Foul & Awesome Display
Location: Palazzo Ducale, Cortile Carrara 1
Hours: Friday, Saturday and Sunday 10:00 am – 7:30 pm
curated by Francesco Colombelli
produced by Fotografia Europea
What happens when an invention deviates from the thought of who created it?
It is known that gunpowder, born from the imagination and the skills of the Chinese people between the 10th and 12th centuries, was not immediately used for military purposes. In the beginning it was, in fact, used for religious rites or intended for recreational use during the holidays. Then the Chinese themselves were the first to use the black powder in rudimentary weapons, to defend themselves against Mongol invasions. But it was above all in 15th century Europe that the use of gunpowder became significant, through the development of new firearms, destined to mark the end of the cavalry wars.
This short premise allows us to introduce the world of weapons and war technologies, which in the last two centuries, due to numerous military and non-military studies and inventions, had an unprecedented development, changing the methods and the consequences of war , affecting millions of civilians as never before.
Photography first came into direct contact with war in 1855, when Roger Fenton was called to document the Crimean War and captured the British military machine without showing the more tragic aspects of the war. The American Civil War (1861-1865) was instead documented in shots that did not hide the atrocities.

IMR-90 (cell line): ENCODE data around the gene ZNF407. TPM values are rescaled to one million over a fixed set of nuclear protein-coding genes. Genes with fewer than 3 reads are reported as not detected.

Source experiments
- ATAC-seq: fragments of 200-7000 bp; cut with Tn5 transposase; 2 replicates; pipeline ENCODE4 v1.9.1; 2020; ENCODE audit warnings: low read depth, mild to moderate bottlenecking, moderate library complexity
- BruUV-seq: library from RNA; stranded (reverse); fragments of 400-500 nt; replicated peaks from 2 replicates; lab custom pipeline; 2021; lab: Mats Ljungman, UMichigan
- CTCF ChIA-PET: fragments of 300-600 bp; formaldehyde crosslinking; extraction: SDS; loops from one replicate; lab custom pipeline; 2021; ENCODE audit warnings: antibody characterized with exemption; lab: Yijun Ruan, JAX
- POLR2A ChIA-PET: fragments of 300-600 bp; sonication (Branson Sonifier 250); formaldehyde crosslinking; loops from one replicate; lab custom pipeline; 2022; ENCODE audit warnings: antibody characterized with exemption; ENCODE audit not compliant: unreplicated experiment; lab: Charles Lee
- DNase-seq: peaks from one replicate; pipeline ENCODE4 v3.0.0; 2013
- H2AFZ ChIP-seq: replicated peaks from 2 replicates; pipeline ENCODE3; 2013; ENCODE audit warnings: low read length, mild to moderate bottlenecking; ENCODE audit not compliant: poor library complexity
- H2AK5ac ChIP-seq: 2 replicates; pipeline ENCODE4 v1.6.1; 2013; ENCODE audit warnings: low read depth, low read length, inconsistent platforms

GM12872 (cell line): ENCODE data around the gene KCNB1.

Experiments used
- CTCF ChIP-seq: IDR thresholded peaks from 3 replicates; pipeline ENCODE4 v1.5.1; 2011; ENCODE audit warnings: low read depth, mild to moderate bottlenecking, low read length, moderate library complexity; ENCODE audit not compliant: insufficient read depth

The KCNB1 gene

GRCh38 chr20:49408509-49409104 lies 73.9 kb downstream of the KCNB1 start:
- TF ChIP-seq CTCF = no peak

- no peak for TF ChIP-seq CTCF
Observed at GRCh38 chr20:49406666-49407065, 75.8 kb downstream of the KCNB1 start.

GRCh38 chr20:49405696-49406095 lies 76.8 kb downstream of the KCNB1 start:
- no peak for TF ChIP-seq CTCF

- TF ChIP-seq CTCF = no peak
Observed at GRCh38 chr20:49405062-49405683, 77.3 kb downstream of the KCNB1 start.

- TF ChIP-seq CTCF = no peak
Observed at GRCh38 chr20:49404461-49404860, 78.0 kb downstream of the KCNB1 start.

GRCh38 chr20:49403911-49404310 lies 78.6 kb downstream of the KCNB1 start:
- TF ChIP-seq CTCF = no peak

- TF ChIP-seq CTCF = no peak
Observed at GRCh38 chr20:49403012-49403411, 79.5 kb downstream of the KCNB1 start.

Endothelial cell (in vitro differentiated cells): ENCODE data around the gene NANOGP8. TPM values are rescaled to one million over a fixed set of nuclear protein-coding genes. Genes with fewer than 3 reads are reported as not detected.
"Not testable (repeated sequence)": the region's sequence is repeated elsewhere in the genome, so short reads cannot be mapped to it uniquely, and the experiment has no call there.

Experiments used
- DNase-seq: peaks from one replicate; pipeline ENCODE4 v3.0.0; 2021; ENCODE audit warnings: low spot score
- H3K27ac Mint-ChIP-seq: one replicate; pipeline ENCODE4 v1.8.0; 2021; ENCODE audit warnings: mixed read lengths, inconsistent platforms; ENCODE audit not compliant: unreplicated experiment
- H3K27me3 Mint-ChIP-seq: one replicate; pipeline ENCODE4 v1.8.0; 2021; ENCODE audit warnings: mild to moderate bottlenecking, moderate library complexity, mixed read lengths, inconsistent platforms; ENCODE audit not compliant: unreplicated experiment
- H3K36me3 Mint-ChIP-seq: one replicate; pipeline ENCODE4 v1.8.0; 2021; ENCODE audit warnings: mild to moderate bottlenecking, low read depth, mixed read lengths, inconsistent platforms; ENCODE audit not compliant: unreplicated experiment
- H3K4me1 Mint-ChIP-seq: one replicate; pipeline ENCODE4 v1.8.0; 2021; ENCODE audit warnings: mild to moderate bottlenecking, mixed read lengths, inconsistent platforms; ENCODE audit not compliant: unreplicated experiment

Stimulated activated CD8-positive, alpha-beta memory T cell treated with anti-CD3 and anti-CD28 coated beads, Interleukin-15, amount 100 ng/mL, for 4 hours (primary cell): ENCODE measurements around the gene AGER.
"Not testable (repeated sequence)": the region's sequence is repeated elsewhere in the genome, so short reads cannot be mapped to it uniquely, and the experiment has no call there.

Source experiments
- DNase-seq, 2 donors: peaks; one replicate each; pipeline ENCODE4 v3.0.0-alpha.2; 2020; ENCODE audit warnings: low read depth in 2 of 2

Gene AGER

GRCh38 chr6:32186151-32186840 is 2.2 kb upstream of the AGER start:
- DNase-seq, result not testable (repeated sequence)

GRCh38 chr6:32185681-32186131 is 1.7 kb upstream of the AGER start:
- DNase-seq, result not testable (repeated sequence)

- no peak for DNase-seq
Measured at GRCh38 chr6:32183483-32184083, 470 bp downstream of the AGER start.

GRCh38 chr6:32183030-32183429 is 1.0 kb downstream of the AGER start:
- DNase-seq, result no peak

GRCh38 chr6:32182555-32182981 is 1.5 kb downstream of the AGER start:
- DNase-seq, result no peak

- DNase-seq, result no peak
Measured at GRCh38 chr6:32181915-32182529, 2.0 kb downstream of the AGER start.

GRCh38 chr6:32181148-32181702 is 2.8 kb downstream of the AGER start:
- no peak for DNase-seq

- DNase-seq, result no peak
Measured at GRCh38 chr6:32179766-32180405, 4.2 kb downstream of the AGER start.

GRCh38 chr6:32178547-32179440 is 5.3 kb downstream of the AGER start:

Photography, for its part, has also contributed to the development of warfare techniques. From the early 1900s, aerial photography, already experimented with since Nadar in 1858, was applied to military aviation, to which it provided valuable tactical information.
In addition to contributing to technical developments, photography has also documented the inventions of weapons that changed the course of history, recounting the horrors derived from inventions that later became weapons of mass destruction. A resounding example of this is that of nuclear energy, adapted within a few years of its discovery as a war weapon through the “Manhattan Project”, which led to one of the blackest pages in contemporary history. Over the past 70 years, numerous books have documented the development of combat weapons, which have adapted to the most modern technologies and become part of the daily life of millions of people.
Foul and Awesome Display presents these themes through a selection of both historical and contemporary photographic books.